The format of the Gauteng qualification rounds of the Kay Motsepe Schools Cup have been changed this year.

The format of the Gauteng qualification rounds of the Kay Motsepe Schools Cup have been changed this year. Previously a series of inter-district playoffs across the region were held to determine the 8 schools that will play in the provincial finals, but from now on the playoffs will be in four districts, with two teams each from Tshwane, Johannesburg and Ekuhurleni going through and one each from Sedibeng and on from the West Rand district.

Former title holders Clapham High School last weekend won the Tshwane North district title and will now play the winners of the Tshwane South, Tshwane West and Gauteng North to determine the 2 schools that will progress to the Gauteng provincial finals.

According to Clapham team manager, Johannes Petje, the road to the district finals has been challenging as more and more schools are taking part in the tournament, with an eye on the prize money on offer.

“This means that we play more games every year and the competition is tougher because we don’t play against the same schools every year,” he said.

For example, Hoërskool Overkruin entered for the first time this year and they were very competitive. “We look forward to playing against new schools, it shows that the tournament is growing,” Petje said.

The 2015 Clapham team is made up of a combination of new and experienced players. “Some players have graduated and others are no longer eligible because of age, so we select new players and work hard to get the team up to speed with the standard of the tournament,” he said.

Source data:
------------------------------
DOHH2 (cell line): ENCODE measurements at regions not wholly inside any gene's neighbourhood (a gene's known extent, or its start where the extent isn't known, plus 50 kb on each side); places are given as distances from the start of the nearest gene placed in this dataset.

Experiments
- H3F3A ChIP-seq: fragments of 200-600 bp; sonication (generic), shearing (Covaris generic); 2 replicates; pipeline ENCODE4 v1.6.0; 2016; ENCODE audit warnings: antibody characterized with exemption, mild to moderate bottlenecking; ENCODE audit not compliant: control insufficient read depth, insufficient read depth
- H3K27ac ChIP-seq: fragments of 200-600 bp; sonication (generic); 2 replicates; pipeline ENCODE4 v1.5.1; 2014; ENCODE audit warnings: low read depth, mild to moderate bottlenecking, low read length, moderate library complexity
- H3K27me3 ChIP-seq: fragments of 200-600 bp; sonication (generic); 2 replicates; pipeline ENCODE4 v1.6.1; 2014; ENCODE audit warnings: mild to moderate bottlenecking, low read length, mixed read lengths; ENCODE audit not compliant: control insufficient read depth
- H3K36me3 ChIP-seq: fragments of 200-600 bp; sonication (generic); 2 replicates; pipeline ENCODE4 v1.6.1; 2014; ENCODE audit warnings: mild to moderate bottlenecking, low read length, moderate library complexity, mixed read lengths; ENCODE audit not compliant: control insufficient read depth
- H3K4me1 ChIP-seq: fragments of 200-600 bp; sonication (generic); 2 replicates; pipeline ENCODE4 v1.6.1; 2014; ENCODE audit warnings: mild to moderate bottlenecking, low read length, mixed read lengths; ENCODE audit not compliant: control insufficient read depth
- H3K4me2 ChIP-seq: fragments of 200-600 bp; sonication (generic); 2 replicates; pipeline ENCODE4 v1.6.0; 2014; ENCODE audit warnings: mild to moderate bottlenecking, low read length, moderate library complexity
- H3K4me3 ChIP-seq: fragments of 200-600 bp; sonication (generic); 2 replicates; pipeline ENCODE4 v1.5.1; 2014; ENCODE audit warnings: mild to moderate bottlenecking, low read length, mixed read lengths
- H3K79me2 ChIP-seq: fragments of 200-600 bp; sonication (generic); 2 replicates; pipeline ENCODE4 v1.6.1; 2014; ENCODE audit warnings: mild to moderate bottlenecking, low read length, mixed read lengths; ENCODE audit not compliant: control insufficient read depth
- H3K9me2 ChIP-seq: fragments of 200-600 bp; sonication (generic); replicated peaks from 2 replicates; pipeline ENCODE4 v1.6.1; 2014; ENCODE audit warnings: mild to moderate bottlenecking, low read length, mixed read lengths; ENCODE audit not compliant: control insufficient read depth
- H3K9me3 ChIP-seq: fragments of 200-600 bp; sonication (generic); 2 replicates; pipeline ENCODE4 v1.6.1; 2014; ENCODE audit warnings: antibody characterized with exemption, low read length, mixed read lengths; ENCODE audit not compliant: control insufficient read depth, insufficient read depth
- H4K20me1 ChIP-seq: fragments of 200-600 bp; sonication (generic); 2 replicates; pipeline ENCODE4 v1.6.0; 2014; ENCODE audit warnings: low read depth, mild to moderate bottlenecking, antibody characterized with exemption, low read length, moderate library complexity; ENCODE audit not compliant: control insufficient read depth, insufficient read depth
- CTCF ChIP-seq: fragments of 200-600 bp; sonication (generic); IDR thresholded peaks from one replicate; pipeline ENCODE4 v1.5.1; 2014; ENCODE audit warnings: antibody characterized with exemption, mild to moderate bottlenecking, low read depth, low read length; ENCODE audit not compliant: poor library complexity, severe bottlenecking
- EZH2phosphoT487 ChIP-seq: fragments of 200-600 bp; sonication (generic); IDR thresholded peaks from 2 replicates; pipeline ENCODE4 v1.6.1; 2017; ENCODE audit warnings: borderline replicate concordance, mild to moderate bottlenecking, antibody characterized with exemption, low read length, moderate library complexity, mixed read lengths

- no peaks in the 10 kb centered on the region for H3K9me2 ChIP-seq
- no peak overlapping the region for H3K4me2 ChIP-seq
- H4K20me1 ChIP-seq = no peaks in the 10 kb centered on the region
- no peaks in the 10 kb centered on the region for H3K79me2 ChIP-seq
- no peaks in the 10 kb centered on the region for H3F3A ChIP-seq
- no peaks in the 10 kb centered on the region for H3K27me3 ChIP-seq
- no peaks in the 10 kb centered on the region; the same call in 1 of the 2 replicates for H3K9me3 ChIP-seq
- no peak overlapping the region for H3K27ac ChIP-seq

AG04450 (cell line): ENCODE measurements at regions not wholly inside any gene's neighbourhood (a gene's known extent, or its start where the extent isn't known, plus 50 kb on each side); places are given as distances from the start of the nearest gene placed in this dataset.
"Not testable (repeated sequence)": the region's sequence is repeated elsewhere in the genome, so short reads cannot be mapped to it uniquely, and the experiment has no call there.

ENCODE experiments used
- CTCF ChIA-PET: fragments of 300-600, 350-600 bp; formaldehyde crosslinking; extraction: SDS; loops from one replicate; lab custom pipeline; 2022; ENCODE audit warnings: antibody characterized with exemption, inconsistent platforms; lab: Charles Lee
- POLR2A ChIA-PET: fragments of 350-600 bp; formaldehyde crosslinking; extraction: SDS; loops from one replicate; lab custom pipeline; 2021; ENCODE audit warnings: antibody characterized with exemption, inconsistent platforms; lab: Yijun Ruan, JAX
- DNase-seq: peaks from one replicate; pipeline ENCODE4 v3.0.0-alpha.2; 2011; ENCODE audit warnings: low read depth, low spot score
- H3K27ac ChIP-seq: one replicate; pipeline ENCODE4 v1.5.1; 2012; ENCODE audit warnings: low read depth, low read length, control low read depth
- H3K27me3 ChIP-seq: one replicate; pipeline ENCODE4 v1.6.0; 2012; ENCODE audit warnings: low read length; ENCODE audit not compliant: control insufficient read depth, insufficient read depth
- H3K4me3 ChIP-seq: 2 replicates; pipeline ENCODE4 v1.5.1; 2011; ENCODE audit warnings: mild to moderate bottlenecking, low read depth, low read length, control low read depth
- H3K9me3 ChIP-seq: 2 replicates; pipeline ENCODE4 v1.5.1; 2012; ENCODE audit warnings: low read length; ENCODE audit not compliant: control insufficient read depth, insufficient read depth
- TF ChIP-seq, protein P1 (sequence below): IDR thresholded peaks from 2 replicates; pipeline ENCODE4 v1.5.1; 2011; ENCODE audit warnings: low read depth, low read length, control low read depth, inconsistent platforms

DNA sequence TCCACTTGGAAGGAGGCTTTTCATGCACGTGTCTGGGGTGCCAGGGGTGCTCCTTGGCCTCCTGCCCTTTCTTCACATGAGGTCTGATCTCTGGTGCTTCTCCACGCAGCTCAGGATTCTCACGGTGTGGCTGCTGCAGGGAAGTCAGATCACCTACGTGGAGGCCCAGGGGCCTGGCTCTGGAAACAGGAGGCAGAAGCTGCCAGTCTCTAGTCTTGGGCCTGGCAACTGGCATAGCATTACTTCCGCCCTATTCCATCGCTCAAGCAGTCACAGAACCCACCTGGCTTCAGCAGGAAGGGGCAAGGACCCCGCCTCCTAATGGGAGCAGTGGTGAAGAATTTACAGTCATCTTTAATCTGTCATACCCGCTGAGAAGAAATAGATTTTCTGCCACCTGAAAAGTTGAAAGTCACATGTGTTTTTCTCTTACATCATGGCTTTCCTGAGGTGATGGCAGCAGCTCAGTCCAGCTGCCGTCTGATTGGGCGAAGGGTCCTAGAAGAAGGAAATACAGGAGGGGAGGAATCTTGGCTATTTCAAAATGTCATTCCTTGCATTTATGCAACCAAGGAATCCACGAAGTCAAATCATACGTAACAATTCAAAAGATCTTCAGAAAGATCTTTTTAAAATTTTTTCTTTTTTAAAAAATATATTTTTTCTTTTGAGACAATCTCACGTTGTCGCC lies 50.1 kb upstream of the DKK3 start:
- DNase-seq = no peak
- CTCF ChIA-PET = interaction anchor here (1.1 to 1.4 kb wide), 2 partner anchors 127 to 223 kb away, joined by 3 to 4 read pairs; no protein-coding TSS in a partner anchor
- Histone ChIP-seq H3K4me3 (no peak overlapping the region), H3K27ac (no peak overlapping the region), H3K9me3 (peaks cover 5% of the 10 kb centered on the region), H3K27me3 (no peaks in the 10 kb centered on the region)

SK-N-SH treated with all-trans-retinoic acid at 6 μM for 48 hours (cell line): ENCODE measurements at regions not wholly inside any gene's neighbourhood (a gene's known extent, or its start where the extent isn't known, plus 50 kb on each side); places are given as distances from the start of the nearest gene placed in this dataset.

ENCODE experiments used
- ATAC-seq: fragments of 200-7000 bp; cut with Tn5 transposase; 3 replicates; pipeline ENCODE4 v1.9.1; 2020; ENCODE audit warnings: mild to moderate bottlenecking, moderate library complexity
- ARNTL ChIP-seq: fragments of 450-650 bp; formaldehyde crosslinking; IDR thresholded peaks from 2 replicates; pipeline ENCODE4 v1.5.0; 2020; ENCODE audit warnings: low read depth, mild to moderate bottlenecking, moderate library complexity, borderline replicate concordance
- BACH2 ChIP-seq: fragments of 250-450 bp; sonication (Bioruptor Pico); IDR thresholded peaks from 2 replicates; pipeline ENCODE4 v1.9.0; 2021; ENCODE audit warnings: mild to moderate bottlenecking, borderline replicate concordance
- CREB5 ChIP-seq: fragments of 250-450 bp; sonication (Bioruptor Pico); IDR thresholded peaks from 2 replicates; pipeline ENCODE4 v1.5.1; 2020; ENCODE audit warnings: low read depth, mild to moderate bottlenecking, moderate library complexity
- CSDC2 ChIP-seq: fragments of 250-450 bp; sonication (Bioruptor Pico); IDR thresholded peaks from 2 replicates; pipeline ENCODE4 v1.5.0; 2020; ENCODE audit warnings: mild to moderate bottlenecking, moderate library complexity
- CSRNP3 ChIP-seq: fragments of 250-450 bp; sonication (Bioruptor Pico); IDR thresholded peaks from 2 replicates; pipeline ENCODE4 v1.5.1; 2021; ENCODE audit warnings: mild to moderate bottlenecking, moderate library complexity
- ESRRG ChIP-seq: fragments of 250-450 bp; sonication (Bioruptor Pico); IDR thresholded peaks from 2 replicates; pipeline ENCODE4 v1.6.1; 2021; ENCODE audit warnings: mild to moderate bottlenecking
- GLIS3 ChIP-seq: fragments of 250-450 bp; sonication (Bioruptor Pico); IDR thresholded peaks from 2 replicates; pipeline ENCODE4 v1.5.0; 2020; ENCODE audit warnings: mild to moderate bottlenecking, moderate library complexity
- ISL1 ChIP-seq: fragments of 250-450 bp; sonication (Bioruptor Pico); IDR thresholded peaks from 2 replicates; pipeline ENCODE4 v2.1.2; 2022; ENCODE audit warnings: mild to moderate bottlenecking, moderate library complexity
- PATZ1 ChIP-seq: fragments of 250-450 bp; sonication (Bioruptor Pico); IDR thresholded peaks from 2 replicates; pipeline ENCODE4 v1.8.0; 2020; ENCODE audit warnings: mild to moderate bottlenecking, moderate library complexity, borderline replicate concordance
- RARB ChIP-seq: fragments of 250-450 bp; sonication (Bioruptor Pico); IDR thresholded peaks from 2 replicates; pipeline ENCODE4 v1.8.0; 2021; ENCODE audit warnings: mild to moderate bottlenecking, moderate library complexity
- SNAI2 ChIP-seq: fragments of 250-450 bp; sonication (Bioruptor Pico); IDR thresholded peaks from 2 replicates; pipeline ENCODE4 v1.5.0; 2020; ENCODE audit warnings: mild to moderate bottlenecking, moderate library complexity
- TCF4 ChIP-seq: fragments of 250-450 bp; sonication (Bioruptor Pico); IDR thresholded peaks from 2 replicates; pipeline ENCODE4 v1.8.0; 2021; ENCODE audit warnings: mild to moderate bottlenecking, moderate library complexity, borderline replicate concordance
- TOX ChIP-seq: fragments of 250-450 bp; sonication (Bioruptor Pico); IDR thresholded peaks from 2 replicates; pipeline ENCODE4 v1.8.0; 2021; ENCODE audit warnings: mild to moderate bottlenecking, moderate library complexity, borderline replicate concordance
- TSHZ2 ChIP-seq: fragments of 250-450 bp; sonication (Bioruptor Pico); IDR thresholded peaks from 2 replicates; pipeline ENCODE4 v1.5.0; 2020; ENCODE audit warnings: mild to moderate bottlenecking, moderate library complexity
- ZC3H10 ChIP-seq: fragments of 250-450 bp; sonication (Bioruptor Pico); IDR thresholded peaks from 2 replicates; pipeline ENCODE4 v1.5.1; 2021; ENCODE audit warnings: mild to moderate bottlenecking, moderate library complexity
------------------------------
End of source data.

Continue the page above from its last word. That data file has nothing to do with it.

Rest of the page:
Petje enters his school into as many tournaments as possible to prepare the boys. “We managed to reach the finals of the Diski Challenge, where we lost to University of Pretoria,” he said. “But they gained a lot of experience to help them prepare better for the Kay Motsepe Schools Cup.”

Through the academy, Clapham has become a rich source of players to the professional ranks. “It’s rewarding when players that come from the academy get signed to the first team,” Petje said. “Last year we had Percy Tau, who got offered a contract with the first team, and this year Motjeka Modisha was signed with the Mamelodi Sundowns first team, he played in this tournament in 2012 and 2013 and is captain of the SA u-20 national team.”

Although the senior players have hectic schedules, they do come to the school to spend a few hours with the players and encourage them. “Just recently, Percy Tau came to the school and had a chat with the boys. They can relate to him and they look up to him a lot,” Petje explained.

The Kay Motsepe Schools Cup is an unpredictable tournament, Petje said. For example, last year’s runners-up, Tholokuhle, from KZN, have already been knocked out.

“We were also knocked out early in the tournament last year, so anything can happen. No team is guaranteed to reach the nationals, regardless of academy affiliations. It is getting tougher and tougher every year, especially here in Gauteng as more schools are becoming associated with academies.”

Clapham will be taking it one step at a time. The focus now is on winning the district finals then after that they will focus on the Gauteng provincial finals.

“We have to remain disciplined and focused,” Petje said. “Last year we missed a number of our best players who were called up for national duty, but this year we have prepared for that. We have players who can fill that gap should some of our players be selected for national teams.”

After beating Prestige College 4-1 in the District finals, Clapham are a confident team, Petje said. “We believe that this will be the year where we reclaim our glory.”

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